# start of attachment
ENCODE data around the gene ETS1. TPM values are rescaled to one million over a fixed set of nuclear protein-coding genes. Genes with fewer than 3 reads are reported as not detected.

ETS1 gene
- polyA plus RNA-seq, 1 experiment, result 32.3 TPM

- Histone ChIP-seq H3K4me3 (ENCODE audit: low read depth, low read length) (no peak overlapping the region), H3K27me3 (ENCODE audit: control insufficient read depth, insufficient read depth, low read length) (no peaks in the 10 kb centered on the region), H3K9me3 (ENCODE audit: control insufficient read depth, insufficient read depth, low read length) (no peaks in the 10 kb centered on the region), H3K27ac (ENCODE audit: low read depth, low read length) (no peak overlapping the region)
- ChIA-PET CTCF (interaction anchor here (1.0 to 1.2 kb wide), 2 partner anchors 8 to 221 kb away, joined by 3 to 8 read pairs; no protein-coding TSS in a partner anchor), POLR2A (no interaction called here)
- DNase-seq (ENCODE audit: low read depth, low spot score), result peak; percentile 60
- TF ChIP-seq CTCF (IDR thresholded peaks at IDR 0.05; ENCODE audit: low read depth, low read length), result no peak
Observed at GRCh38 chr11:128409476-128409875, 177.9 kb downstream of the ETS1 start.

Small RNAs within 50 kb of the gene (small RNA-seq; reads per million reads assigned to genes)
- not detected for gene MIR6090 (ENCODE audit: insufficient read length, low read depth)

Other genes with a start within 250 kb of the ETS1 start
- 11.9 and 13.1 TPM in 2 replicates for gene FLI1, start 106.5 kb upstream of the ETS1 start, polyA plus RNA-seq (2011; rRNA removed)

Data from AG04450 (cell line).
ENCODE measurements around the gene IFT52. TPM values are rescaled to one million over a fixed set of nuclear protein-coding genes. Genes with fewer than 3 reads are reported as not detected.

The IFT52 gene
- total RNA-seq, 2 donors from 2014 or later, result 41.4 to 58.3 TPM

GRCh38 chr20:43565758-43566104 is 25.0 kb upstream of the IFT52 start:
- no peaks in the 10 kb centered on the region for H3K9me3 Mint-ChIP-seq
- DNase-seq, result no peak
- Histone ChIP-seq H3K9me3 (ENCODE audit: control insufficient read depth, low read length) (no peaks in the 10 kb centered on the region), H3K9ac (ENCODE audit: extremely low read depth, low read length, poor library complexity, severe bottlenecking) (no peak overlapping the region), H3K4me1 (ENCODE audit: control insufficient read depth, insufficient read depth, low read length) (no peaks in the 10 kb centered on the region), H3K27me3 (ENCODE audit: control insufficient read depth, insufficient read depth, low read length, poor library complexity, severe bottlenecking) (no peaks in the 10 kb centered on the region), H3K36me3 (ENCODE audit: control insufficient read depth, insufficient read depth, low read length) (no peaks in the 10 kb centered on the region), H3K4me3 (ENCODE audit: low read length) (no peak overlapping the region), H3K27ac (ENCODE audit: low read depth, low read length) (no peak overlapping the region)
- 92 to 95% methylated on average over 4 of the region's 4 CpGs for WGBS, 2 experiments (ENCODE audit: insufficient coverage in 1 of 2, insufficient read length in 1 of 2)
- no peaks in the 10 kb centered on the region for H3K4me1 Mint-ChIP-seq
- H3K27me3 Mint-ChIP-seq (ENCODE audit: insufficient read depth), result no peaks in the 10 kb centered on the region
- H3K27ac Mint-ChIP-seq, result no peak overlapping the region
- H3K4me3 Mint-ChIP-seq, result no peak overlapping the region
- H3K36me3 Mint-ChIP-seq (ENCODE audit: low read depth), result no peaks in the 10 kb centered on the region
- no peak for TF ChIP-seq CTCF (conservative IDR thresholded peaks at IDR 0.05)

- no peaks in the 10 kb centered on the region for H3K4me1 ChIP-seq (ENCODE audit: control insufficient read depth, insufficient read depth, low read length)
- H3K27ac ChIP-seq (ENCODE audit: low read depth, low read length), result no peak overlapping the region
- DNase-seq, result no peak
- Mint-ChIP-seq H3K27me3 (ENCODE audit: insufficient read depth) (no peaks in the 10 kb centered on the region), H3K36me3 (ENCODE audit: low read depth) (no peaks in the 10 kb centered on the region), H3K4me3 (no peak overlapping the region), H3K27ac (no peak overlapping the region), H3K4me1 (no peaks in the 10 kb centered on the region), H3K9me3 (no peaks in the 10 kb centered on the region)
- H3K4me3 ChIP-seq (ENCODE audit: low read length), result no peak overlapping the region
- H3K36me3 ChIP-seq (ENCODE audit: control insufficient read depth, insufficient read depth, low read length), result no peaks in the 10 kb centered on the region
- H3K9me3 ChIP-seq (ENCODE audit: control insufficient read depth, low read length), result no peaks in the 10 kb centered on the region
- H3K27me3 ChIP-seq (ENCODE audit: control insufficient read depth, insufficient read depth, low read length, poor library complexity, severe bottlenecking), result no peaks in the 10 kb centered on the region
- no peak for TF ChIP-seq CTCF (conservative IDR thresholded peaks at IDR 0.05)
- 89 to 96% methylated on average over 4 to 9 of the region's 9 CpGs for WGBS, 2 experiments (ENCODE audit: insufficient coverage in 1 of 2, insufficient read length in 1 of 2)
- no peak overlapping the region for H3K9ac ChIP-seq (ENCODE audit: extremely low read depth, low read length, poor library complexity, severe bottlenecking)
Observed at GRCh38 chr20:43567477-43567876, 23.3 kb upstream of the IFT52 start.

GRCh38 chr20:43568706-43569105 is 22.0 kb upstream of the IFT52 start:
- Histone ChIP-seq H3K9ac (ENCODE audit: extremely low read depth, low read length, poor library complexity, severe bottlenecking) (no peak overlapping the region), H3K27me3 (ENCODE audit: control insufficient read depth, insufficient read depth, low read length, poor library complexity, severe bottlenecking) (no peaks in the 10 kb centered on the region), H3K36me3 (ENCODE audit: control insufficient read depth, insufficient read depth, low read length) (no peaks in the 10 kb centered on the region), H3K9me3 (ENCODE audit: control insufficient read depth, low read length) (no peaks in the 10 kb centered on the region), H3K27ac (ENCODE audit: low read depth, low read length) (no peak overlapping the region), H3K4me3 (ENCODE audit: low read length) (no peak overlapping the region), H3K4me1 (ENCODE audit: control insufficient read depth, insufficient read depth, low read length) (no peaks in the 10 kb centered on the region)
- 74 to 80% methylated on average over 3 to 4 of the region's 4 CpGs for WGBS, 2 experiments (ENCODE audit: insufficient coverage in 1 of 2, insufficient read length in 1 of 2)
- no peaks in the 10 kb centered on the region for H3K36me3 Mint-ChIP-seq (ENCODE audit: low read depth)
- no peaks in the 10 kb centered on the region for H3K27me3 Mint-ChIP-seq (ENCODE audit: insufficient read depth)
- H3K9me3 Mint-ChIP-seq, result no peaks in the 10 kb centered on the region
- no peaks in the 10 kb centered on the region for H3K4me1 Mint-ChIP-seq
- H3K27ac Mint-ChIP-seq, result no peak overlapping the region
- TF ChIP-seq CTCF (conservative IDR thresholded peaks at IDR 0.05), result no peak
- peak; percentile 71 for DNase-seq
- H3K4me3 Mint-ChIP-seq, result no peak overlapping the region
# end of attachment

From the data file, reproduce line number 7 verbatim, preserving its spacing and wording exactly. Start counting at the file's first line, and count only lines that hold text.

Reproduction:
- TF ChIP-seq CTCF (IDR thresholded peaks at IDR 0.05; ENCODE audit: low read depth, low read length), result no peak